Spring 2017

Document Type

Master's Thesis (Open Access)

Degree Name

Master of Arts (M.A.)


Teacher Education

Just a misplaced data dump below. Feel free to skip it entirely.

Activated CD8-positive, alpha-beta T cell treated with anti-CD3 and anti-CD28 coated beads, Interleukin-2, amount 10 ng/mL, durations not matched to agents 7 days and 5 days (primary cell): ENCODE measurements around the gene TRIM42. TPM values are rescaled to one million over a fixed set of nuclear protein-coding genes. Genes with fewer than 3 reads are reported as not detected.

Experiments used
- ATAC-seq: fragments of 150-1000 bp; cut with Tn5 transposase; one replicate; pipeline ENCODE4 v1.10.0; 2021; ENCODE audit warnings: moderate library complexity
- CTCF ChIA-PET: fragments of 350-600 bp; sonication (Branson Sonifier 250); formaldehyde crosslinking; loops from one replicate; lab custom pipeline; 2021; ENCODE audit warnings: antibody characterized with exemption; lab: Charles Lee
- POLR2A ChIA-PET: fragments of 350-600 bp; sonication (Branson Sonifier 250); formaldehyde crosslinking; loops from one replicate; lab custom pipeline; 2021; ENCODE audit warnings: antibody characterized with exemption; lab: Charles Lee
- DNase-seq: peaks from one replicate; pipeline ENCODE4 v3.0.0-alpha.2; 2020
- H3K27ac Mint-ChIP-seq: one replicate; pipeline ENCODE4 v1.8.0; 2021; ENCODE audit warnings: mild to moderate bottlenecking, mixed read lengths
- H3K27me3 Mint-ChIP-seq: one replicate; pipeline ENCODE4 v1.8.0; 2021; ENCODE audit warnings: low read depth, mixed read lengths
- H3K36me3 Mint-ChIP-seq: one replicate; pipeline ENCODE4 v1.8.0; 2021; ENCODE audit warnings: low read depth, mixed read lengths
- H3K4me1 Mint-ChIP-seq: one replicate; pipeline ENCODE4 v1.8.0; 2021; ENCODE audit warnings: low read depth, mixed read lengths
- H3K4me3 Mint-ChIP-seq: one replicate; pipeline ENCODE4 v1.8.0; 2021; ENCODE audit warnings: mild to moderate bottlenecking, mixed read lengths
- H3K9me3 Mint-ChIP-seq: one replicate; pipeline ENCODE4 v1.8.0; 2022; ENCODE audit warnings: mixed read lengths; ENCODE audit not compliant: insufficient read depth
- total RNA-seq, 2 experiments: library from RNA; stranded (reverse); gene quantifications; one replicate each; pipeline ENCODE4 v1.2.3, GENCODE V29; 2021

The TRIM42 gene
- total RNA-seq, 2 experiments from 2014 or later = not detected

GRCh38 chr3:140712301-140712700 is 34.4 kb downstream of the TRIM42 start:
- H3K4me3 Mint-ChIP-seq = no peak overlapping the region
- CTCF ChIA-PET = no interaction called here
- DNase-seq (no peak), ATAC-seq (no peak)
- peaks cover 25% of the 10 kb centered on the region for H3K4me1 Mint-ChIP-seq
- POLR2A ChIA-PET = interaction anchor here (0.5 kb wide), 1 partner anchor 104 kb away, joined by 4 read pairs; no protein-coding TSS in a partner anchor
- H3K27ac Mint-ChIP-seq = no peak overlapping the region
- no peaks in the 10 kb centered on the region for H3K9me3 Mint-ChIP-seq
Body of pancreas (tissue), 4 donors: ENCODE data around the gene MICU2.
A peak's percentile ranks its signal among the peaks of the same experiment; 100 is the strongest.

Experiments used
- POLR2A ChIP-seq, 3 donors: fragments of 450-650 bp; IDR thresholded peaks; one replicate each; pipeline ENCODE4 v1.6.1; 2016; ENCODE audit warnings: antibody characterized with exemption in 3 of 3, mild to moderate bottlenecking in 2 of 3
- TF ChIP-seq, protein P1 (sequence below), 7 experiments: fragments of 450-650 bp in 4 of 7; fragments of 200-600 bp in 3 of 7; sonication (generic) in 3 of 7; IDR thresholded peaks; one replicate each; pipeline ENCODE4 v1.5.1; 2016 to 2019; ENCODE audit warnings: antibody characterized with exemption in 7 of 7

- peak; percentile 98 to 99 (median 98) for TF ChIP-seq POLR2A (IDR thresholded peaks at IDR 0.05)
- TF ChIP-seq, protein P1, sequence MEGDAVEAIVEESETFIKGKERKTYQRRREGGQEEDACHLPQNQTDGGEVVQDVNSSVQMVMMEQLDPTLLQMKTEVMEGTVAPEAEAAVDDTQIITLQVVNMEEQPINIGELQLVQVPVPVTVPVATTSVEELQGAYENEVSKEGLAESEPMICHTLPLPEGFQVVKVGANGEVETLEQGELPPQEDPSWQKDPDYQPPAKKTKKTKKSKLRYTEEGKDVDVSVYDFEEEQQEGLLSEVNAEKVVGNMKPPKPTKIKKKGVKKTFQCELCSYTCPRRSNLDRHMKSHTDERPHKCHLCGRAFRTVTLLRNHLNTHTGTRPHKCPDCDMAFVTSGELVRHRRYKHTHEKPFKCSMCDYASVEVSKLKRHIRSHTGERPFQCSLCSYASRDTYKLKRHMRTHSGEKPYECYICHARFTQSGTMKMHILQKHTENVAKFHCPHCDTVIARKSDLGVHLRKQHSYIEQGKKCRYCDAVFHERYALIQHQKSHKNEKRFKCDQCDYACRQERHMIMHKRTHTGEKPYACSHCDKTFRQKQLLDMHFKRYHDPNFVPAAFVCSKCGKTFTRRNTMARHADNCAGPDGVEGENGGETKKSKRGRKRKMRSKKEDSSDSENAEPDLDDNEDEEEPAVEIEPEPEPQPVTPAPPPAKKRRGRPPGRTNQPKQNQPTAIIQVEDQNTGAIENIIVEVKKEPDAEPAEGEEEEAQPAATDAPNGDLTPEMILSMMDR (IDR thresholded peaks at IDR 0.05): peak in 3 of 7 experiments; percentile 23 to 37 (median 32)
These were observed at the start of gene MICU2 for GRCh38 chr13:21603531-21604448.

The impact of classroom behaviors, particularly aggression, on education is an ongoing concern among educators. Aggression includes behaviors formed with the intent to harm an individual physically or verbally. Students with disabilities typically engage in aggressive behaviors more frequently due to elevated levels of stress and anxiety. Further, students with disabilities living in the foster care system are even more at risk for aggressive behaviors due to increased stress and anxiety. Research suggests that cognitive-based interventions, such as Second Step, are effective in changing behavior and reducing aggression. Using an A-B single case design, this study examined the impact of the Second Step program at reducing aggression in students with disabilities living in the foster care system. Participants included one male and two female students attending a non-public school in Central California. A frequency count was used for this study to measure the number of aggressive behaviors. Five pre-selected lessons from the Second Step program were taught as the intervention. Results did not provide substantial evidence of program effectiveness, though some participants showed a decrease in aggression.